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CCA RTI reply hides more than what it reveals

Oct 31,2014 | 11:00 am

One of the several provisions that gives the government lawful access to data is Section 28 of the Information Technology Act 2000. This section provides that while investigating a case of contravention of any provision of the Information Technology Act, the Controller of Certifying Authorities (CCA) – the entity responsible for licensing and regulating the working of certifying authorities shall have the same powers as that conferred on income-tax authorities under Chapter XIII of the Income Tax Act, 1961. A reading of the provisions of the Income Tax Act throws light on these powers. The CCA shall have the power to enter and search any premises- in cases where keys are not available, the CCA may even break open doors, cupboards etc., and further the CCA can even seize any documents/ records for the purpose of investigation. Powers afforded under this section not only enable the CCA to compel the production of documents from any person who is responsible for such documents, but also enables him to enforce the attendance of any person. Where anyone fails to comply with directions under this Section, he can be made liable to pay a fine. Because ISPs/ intermediaries facilitate the use of Internet for ‘netizens’, they are most likely to bear the brunt of this provision.

Such extensive powers in the hands of the Controller is not the most alarming factor about Section 28. What makes one really worry is the fact that no guidelines/rules have been framed for the implementation of this provision. Therefore, we don’t know the procedure under which requests for investigation are made before the CCA and the procedure adopted for such investigations. Moreover, there is no definite answer as to ‘who’ can make such requests or complaints.

In order to gain a little clarity on the implementation of Section 28, SFLC.IN had filed an RTI Application with the Controller of Certifying Authorities, asking questions about the methodology for implementation of Section 28.

SFLC.IN: How many requests/references have been received by the CCA for investigation from the Intelligence Bureau, Ministry of Home Affairs or other agencies of the Government of India as well as the State Government in the last three years?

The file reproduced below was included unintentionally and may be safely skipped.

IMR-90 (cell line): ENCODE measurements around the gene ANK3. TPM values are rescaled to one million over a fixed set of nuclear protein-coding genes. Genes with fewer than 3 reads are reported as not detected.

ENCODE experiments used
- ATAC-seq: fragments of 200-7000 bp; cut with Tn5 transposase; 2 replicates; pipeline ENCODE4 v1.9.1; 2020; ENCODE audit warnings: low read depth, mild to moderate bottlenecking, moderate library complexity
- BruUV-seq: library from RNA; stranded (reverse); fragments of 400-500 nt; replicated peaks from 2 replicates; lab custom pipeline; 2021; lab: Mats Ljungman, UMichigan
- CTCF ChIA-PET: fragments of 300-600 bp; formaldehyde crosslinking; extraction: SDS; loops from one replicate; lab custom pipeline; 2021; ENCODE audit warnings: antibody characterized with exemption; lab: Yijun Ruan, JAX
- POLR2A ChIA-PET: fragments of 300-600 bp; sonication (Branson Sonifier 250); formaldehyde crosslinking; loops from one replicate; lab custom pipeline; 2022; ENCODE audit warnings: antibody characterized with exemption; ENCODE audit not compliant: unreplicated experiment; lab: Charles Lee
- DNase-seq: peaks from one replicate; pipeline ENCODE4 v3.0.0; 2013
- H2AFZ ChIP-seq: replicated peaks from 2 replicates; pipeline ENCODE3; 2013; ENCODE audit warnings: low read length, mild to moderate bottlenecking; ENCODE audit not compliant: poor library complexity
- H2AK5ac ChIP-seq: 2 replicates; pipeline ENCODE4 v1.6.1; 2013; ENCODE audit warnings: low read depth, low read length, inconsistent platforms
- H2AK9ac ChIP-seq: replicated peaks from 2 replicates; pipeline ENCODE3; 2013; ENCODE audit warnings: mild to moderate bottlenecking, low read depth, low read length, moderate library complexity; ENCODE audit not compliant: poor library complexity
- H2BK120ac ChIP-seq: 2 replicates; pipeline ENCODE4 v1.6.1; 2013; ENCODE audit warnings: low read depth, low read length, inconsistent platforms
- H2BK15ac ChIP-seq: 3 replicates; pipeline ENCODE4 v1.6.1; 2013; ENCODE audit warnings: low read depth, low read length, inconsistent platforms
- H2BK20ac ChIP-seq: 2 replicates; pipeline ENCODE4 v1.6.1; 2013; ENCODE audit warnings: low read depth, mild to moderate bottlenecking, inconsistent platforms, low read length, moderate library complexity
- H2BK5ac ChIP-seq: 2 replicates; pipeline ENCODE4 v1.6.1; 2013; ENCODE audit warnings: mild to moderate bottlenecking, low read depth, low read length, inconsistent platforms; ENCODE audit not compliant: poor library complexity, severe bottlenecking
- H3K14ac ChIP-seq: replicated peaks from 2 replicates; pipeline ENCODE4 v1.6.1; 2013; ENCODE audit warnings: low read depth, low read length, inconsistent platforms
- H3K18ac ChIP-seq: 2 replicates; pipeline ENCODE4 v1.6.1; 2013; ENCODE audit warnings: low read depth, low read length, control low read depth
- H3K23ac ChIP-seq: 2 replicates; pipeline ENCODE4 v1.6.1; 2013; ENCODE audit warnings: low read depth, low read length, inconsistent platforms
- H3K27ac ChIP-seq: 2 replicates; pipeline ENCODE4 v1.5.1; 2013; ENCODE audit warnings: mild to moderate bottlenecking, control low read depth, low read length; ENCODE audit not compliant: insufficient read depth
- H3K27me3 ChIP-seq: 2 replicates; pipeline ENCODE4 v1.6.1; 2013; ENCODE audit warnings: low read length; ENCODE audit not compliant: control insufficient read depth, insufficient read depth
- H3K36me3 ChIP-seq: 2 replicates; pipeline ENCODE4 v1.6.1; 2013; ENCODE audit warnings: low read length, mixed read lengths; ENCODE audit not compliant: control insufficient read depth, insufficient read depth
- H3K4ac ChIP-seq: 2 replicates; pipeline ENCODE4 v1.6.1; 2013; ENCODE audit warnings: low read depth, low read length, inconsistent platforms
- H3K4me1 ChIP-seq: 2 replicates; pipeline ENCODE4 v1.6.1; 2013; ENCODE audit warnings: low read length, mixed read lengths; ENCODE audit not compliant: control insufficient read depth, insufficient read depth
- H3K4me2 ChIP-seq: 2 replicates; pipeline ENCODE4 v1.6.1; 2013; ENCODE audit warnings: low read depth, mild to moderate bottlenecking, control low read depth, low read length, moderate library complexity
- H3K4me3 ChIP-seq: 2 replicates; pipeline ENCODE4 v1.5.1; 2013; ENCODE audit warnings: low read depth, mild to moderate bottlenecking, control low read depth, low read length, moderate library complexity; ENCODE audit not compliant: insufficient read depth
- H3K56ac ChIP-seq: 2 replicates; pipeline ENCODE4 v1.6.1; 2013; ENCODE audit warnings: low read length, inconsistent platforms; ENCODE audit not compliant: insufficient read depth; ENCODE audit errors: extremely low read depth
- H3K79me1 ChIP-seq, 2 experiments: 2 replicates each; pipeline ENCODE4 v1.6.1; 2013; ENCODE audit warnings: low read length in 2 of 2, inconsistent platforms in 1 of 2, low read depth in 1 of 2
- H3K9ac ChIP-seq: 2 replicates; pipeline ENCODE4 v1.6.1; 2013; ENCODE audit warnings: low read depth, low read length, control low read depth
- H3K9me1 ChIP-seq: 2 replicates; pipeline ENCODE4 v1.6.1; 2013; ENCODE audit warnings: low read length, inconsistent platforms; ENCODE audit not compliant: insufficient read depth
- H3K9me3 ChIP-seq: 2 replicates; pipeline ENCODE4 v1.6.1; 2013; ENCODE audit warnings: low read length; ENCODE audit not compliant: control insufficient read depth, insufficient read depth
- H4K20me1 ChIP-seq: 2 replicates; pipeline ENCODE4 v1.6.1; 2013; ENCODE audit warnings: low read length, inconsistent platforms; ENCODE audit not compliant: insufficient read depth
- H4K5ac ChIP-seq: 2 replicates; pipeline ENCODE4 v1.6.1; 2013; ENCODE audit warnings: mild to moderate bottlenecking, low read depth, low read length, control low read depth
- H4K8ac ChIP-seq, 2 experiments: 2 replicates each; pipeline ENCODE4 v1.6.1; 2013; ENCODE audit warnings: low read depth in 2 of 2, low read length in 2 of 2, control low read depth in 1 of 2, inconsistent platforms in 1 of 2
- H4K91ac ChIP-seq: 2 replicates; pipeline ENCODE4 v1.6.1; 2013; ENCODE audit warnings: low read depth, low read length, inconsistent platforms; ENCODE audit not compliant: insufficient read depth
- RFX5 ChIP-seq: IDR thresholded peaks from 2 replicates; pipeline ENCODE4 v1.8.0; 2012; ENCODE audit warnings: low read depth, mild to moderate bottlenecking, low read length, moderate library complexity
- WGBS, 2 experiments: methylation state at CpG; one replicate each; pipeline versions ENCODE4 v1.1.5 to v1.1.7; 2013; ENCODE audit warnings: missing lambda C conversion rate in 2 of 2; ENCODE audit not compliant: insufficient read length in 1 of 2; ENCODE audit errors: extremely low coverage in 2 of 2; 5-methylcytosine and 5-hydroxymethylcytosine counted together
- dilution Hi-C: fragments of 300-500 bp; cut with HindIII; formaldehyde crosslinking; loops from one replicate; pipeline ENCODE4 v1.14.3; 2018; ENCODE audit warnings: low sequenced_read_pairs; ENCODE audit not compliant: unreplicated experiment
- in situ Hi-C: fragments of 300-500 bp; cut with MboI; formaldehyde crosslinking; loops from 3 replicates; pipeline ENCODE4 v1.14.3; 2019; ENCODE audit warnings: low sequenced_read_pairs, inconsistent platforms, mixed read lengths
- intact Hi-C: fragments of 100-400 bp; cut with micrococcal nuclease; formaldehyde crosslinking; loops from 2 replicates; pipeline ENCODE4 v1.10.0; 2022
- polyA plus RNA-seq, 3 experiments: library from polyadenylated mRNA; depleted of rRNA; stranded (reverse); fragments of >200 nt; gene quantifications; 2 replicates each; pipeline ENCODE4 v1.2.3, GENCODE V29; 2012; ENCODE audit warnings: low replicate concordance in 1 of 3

CCA: 103

SFLC.IN: Kindly provide the number of notices issued under Section 28 of the I.T. Act to various service providers/ intermediaries seeking details for the purposes of an investigation in the last three years.
CCA: 73

SFLC.IN: Kindly provide names of all such service providers/intermediaries who have been issued such notices.
CCA: Yahoo India, Google, AOL, Facebook, Orkut, Hotmail

SFLC.IN: Kindly provide the number of service providers/ intermediaries on whom a fine under Section 44(a) of the I.T. Act has been levied.
CCA: 01

SFLC.IN: Kindly provide information with regard to the methodology followed by CCA for scrutiny of requests sent by Intelligence Bureau, Ministry of Home Affairs, or other agencies of the Government like for a notice to be issued to service providers/ intermediaries. Please provide any rules/ guidelines or file notes that may have been prepared for the procedure to be followed with respect to such requests.
CCA: The matter is been dealt in a confidential file. As this is in relation with National Security. The information cannot be disclosed.

While we at SFLC.IN do believe that when the Indian Government is ‘for the people, of the people and by the people’, there is no reason for the Government to hide from us the procedure that is being adhered to in investigating offences. Especially when it relates to matters of access to information of Indian citizens. Thus, while we try to get more information on this particular provision and its implementation, we will also appeal the decision of the CCA. Got suggestions? Feel free to let us know by emailing us your comments.

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